Pan­han­dling not al­lowed in city

The Covington News - - Front page - DANIELLE EVER­SON deverson@cov­news.com

City of Cov­ing­ton coun­cil mem­bers were split on mak­ing a de­ci­sion to amend an or­di­nance that would make it un­law­ful to en­gage in pan­han­dling at their coun­cil meet­ing Mon­day night.

Coun­cil voted 3 to 3 on ap­prov­ing the first read­ing of an amended or­di­nance that would pro­hibit peo­ple from so­lic­it­ing in pub­lic places in the city.

Ac­cord­ing to the amend­ment, pan­han­dling in­cludes a per­son re­quest­ing an im­me­di­ate do­na­tion of money or other gra­tu­ity from an­other per­son.

Coun­cil mem­bers Chris Smith, Keith Dal­ton and Michael What­ley voted to ap­prove the amend­ment but coun­cil mem­bers Janet Good­man, Hawnethia Wil­liams and Ocie Franklin voted against the mea­sure.

“I’m not for any of our res­i­dents be­ing pan­han­dled,” Dal­ton said. “I have two daugh­ters. I’m not con­cerned for my safety, but for my daugh­ters. I have a 16 year old and one who’s in her early 20s,” he said. “I don’t want any of our cit­i­zens ha­rassed.”

Wil­liams op­posed say­ing that there were peo­ple who were le­git­i­mately in need and the or­di­nance would make it

il­le­gal for them to ask for money.

“I can’t judge all of them based on the fact that they are do­ing some­thing il­le­gal,” she said. “I feel that there are def­i­nitely those who are pan­han­dling be­cause they’ve not been able to find any other re­sources.”

“I think that we need to con­sider that there are those who are des­per­ate. Just be­cause we are not in that po­si­tion, I don’t think we should judge those who find them­selves in that po­si­tion and just turn our backs on them,” she said.

Smith dis­agreed with Wil­liams’ state­ment.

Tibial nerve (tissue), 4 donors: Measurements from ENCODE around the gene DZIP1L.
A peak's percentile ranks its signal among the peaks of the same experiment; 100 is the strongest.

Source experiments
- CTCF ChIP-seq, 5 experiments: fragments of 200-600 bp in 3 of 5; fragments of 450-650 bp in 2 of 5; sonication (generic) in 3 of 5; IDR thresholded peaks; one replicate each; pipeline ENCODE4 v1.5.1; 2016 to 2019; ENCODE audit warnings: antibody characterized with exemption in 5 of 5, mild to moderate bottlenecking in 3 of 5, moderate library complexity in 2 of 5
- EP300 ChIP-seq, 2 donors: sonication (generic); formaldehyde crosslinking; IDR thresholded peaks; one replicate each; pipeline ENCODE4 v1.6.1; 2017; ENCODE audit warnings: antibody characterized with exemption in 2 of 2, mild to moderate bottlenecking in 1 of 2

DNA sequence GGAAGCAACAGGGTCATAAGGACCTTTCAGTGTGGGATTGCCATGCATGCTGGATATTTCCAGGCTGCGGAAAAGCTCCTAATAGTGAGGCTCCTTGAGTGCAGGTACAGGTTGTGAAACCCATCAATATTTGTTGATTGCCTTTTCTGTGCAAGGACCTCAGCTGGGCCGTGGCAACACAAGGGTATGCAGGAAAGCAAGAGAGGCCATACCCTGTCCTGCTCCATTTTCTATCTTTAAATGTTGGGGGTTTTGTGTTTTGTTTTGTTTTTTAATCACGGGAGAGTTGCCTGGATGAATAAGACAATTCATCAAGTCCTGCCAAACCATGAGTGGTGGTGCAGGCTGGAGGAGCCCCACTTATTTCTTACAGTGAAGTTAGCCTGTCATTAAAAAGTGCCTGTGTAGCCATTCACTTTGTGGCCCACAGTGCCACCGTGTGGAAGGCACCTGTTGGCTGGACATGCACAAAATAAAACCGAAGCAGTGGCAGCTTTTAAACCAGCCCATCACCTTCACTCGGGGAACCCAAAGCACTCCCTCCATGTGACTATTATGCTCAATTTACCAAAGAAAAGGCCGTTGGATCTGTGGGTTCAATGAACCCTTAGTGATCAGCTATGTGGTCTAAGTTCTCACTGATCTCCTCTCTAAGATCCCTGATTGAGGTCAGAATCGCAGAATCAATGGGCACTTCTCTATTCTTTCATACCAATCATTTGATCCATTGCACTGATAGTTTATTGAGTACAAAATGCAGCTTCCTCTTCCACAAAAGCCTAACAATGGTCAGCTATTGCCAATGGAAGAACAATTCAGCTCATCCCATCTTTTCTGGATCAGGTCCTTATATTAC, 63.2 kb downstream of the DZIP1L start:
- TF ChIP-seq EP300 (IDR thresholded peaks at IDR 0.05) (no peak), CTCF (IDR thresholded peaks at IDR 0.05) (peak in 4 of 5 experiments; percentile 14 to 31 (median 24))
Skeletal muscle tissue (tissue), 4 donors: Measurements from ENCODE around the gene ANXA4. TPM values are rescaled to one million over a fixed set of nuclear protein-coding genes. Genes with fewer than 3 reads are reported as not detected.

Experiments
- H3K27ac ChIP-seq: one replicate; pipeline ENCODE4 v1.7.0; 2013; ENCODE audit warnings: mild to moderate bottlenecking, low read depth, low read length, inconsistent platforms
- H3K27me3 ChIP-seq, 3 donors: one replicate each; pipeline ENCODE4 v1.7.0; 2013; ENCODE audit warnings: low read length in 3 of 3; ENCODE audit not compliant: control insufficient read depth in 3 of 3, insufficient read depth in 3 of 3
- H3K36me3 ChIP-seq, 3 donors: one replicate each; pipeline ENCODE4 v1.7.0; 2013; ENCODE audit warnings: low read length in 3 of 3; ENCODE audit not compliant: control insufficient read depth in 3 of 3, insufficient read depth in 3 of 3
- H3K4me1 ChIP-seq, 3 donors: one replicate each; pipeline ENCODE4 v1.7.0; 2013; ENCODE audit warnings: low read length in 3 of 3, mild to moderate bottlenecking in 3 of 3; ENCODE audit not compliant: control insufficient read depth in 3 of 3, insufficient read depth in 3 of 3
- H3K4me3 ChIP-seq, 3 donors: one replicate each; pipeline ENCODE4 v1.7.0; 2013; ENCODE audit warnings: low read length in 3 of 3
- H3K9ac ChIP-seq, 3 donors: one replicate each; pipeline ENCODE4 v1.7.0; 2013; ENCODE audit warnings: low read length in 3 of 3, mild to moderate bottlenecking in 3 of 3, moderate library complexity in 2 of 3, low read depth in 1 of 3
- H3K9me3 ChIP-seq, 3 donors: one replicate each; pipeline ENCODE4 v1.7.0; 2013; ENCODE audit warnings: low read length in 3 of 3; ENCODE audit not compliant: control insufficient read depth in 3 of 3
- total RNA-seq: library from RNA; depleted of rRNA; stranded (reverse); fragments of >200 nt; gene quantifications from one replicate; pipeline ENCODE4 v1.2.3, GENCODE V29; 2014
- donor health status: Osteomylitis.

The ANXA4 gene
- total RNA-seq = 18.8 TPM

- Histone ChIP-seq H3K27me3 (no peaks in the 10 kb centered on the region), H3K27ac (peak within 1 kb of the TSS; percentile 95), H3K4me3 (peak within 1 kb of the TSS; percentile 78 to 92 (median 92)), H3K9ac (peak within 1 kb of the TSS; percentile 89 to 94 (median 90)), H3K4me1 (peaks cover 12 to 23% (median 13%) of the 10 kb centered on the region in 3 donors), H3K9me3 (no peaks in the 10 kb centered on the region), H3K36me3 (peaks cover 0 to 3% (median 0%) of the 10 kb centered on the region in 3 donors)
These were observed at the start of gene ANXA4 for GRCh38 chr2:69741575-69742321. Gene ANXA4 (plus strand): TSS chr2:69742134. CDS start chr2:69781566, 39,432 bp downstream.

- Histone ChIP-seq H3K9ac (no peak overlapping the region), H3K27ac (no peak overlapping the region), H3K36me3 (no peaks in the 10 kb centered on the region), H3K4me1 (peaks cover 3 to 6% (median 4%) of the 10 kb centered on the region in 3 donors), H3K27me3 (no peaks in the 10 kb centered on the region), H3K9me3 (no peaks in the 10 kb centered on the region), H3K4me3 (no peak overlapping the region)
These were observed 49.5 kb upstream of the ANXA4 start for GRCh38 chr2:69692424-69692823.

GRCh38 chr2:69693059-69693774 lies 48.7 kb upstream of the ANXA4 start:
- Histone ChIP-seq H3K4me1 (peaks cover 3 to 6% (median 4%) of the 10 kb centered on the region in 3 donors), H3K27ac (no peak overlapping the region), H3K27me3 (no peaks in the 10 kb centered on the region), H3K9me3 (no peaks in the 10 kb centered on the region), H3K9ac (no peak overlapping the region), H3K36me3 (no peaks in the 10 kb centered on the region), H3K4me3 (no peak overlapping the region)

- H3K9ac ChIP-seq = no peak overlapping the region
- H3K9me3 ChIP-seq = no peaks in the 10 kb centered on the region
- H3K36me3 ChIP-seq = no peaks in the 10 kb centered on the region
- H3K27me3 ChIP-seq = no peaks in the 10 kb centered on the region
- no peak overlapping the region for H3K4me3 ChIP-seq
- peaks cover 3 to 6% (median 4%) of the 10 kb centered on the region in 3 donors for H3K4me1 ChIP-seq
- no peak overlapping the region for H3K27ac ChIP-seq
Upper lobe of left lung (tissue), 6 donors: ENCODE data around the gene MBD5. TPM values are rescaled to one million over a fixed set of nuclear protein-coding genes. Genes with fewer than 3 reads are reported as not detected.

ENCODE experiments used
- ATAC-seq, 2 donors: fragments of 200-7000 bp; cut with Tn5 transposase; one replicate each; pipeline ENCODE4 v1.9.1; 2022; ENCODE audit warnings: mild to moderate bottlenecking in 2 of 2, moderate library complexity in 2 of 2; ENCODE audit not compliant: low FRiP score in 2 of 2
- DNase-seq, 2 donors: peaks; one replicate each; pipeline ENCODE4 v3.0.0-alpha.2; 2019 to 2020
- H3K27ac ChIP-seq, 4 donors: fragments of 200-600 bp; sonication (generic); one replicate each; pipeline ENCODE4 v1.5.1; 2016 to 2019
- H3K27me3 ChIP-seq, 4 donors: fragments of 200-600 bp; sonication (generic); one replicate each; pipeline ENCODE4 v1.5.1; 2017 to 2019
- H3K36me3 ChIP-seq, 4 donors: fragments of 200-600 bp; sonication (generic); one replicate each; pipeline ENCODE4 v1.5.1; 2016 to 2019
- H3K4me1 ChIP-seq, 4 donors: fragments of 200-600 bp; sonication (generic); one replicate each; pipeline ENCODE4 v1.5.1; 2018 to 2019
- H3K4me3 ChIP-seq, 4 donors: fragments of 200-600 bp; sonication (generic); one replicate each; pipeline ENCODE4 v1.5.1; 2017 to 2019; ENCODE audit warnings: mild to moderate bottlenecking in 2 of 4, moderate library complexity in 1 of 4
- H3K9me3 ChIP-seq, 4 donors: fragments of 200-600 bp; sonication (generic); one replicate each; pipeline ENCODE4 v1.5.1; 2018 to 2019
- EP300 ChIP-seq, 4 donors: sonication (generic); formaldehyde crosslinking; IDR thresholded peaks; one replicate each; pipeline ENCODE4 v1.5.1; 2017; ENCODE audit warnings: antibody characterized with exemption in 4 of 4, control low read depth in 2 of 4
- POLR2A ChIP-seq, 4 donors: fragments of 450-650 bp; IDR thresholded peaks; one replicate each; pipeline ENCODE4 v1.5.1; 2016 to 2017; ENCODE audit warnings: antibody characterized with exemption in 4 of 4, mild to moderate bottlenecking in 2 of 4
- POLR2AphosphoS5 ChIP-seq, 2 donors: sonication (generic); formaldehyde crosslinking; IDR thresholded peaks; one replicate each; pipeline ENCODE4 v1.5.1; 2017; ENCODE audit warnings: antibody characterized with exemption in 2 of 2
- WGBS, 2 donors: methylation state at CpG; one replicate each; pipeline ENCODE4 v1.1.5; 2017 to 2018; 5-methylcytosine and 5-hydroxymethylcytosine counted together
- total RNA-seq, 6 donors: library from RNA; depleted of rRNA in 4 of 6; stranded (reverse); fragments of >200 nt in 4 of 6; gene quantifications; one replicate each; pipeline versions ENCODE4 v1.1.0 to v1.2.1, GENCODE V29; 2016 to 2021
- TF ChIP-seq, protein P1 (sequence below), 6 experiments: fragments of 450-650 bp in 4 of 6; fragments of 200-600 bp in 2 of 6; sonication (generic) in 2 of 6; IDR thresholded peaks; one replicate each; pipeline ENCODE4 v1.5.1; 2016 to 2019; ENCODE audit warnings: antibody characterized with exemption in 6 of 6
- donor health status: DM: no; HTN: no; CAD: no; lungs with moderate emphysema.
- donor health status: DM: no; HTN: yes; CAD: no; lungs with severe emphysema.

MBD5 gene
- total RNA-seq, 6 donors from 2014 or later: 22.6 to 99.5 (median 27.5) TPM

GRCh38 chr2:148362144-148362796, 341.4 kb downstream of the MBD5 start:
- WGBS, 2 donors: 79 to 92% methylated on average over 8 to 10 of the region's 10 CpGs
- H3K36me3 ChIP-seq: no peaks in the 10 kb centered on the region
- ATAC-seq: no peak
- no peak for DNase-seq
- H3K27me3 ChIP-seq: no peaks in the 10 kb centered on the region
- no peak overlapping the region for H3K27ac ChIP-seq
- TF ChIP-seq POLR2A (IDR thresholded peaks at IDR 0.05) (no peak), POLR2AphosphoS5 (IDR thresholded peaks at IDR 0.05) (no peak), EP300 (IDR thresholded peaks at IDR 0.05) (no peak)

“I do feel that it is our po­si­tion that we make sure our pub­lic and our city is safe,” Smith said. “I think this is one way we can keep them safe.”

Cov­ing­ton Po­lice Chief Stacey Cot­ton ad­dressed some of the is­sues the po­lice depart­ment has seen with peo­ple pan­han­dling in the city.

“We have got­ten calls of peo­ple ha­rass­ing folks,” Cot­ton said. “I don’t think any­one minds help­ing a per­son out, but it’s the per­son who keeps on and keeps on. It’s a tool for us to be able to use for the en­force­ment for those peo­ple who are ha­rass­ing,” he said.

“One of the prob­lems I run into on the night shift in the mid­dle of the night is that peo­ple are com­ing down off their drugs or off their al­co­hol or what ever are try­ing to get money to go back and get some­thing else.”

Mayor Ron­nie John­ston made the fi­nal de­cid­ing vote to ap­prove the amend­ment.

“I do have a com­pas­sion for folks out there and I do think a lot of peo­ple are hav­ing a hard time. How­ever, I also be­lieve there is an ap­pro­pri­ate place for that and I think that’s where we need to kind of ex­pect our churches to step up and our civic or­ga­ni­za­tions,” he said.

“Ev­ery­body is hav­ing a hard time right now but I also think I would much rather have those folks who are out there right now who are pan­han­dling to feed their chil­dren and to feed them­selves, we need to en­cour­age them and make the state­ment that that’s not the best way to do it and let’s en­cour­age our churches to step up be­cause I think that’s ac­tu­ally more of an ap­pro­pri­ate way to han­dle that.”

In other coun­cil busi­ness, coun­cil mem­bers ap­proved for the Cov­ing­ton-New­ton Cham­ber’s Tourism com­mit­tee to start the process of adding pavers to the down­town area through the Walk of Fame Tile Pro­gram. Clara Deemer, di­rec­tor of tourism, told the coun­cil that pavers would be placed around the square down­town to mark where scenes of movies were filmed. Deemer said the cost of each paver would be be­tween $175 and $200 de­pend­ing on what word­ing was placed on the paver. She said the money would come out of the Tourism bud­get.

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